Tags: fiber | insoluble dietary fiber | roughage | immune system | keeps diseases at bay

Fiber Keeps Diseases at Bay

Thursday, 29 October 2009 09:24 AM

Insoluble dietary fiber, or roughage, not only keeps you regular but also plays a vital role in the immune system, keeping certain diseases at bay, say Australian scientists.
The indigestible part of all plant-based foods pushes its way through most of the digestive tract unchanged, acting as a kind of internal broom. When it arrives in the colon, bacteria convert it to energy and compounds known as "short chain fatty acids." These are already known to alleviate the symptoms of colitis, an inflammatory gut condition.
Similarly, probiotics, and prebiotics, food supplements that affect the balance of gut bacteria, reduce the symptoms of asthma and rheumatoid arthritis, also inflammatory diseases. Until now, no one has understood why.
Doctoral student Kendle Maslowski and professor Charles Mackay from the Garvan Institute of Medical Research made new sense of such known facts by describing a mechanism that links diet, gut bacteria and the immune system. They demonstrated that GPR43, a molecule expressed by immune cells and previously shown to bind short chain fatty acids, functions as an anti-inflammatory receptor,
“The notion that diet might have profound effects on immune responses or inflammatory diseases has never been taken that seriously” Mackay said. “We believe that changes in diet, associated with western lifestyles, contribute to the increasing incidences of asthma, Type 1 diabetes and other autoimmune diseases. Now we have a new molecular mechanism that might explain how diet is affecting our immune systems.”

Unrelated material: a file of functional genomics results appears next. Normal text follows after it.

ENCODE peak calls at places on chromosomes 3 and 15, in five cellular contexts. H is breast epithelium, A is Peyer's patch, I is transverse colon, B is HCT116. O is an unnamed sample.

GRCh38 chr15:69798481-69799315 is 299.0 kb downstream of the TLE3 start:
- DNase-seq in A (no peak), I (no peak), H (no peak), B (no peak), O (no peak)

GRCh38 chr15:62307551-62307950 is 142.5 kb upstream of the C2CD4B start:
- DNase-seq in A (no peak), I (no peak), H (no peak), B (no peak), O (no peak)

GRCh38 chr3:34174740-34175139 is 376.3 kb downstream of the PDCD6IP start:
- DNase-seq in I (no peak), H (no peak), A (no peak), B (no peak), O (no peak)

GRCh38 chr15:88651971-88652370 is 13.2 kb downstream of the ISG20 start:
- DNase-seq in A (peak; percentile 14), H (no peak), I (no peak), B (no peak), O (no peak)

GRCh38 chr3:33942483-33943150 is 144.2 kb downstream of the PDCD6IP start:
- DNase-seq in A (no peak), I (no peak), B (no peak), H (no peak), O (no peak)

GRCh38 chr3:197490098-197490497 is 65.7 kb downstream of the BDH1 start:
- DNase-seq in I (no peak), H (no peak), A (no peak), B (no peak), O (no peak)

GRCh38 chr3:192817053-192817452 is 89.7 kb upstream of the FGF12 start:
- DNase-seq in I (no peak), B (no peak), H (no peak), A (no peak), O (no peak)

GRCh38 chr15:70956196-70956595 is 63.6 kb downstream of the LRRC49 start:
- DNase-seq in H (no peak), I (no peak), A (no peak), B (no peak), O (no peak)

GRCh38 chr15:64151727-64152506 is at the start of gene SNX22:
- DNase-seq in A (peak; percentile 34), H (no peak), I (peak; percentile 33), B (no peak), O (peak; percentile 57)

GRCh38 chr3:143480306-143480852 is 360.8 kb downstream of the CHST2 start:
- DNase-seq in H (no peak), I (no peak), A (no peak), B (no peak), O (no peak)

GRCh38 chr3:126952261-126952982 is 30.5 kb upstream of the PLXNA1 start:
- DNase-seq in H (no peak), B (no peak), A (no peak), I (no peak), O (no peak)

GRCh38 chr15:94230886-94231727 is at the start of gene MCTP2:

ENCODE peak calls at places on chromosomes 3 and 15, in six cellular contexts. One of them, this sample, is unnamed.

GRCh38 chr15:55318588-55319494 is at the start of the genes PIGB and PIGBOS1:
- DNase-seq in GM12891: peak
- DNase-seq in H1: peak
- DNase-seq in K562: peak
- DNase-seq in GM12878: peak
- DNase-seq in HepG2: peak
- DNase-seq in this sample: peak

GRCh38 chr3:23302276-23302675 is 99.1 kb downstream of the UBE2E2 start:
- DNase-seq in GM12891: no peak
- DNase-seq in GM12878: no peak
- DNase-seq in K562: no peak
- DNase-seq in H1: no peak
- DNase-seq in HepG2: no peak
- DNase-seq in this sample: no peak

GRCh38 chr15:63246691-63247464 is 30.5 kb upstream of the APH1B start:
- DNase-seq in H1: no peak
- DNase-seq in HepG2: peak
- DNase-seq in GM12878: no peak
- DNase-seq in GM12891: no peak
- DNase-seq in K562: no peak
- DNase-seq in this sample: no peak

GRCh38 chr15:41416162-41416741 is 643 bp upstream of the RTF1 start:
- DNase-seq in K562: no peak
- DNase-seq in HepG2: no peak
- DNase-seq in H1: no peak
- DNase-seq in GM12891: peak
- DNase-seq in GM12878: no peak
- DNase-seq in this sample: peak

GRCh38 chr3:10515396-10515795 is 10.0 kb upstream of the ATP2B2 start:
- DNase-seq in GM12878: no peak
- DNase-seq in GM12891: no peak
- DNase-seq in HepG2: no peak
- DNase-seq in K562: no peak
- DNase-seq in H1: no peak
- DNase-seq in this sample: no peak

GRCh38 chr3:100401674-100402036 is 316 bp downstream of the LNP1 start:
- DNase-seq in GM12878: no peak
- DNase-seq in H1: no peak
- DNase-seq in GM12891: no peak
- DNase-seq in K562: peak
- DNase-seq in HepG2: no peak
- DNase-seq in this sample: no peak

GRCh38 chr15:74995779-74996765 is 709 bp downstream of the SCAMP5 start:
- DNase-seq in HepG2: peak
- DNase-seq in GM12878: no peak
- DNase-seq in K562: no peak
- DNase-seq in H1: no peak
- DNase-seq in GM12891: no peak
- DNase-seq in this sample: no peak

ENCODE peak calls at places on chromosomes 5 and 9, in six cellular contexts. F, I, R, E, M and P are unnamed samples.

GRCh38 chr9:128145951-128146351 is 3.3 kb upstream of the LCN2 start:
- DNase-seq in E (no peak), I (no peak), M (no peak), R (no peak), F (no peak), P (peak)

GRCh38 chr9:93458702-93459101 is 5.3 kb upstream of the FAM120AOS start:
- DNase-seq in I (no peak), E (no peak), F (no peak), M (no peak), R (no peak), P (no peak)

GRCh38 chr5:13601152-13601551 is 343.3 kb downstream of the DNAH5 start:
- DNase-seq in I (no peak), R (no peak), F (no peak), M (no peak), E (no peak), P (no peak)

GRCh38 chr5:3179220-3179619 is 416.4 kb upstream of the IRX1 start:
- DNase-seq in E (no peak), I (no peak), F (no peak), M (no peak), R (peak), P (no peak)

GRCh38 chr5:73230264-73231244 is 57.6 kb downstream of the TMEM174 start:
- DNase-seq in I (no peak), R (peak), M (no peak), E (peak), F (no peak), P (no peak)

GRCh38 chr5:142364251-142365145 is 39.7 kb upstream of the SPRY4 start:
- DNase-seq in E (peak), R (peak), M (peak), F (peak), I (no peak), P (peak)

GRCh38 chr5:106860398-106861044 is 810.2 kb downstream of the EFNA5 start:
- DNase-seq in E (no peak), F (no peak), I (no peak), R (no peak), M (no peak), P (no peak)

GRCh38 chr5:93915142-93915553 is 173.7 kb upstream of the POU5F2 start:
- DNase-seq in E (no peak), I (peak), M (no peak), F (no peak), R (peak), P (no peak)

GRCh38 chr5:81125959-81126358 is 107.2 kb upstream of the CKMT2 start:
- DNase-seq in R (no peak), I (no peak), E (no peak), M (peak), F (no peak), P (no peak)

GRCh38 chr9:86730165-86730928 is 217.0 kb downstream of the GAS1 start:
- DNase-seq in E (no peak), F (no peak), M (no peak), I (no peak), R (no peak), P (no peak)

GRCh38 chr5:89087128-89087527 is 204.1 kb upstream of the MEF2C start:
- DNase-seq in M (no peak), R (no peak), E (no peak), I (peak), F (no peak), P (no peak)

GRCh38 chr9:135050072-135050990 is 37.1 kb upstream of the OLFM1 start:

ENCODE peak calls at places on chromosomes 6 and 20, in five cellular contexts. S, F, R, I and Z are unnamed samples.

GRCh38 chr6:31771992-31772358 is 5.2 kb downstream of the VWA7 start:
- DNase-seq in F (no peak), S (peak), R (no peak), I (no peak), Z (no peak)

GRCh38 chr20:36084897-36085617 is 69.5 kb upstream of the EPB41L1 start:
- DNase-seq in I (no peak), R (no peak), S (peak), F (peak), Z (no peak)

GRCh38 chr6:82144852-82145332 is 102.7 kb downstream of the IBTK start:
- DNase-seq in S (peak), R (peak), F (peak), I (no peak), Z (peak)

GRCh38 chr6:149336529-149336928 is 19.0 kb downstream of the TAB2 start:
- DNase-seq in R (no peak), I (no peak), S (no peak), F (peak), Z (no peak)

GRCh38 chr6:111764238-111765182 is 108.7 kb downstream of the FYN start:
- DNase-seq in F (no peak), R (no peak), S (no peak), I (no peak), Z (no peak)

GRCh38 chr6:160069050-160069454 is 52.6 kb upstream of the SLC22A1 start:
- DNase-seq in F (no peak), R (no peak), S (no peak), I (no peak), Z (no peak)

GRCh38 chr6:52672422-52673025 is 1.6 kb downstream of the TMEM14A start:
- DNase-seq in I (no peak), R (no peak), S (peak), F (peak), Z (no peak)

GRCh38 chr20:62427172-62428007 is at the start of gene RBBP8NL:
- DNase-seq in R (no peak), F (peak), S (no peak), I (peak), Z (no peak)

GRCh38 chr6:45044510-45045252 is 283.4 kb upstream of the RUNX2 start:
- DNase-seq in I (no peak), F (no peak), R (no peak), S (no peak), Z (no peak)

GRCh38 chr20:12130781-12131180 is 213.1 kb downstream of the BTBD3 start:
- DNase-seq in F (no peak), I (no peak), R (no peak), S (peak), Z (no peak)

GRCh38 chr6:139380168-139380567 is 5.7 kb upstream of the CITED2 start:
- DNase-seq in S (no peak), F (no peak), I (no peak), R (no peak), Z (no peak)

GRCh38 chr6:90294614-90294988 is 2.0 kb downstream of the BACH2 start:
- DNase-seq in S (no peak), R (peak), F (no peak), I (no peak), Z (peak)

Maslowski said, “We’re also now beginning to understand that from the moment you’re born, it’s incredibly important to be colonized by the right kinds of gut bacteria. The kinds of foods you eat directly determine the levels of certain bacteria in your gut.”
“Changing diets are changing the kinds of gut bacteria we have, as well as their by-products, particularly short chain fatty acids. If we have low amounts of dietary fiber, then we’re going to have low levels of short chain fatty acids, which we have demonstrated are very important in the immune systems of mice.”
Mice that lack the GPR43 gene have increased inflammation, and poor ability to resolve inflammation, because their immune cells can’t bind to short chain fatty acids.
Conclusions from the most recent research provide some of the most compelling reasons yet for eating considerably more unprocessed whole foods: fruits, vegetables, grains, nuts, and seeds.

© HealthDay

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Insoluble dietary fiber, or roughage, not only keeps you regular, say Australian scientists, it also plays a vital role in the immune system, keeping certain diseases at bay.
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Thursday, 29 October 2009 09:24 AM
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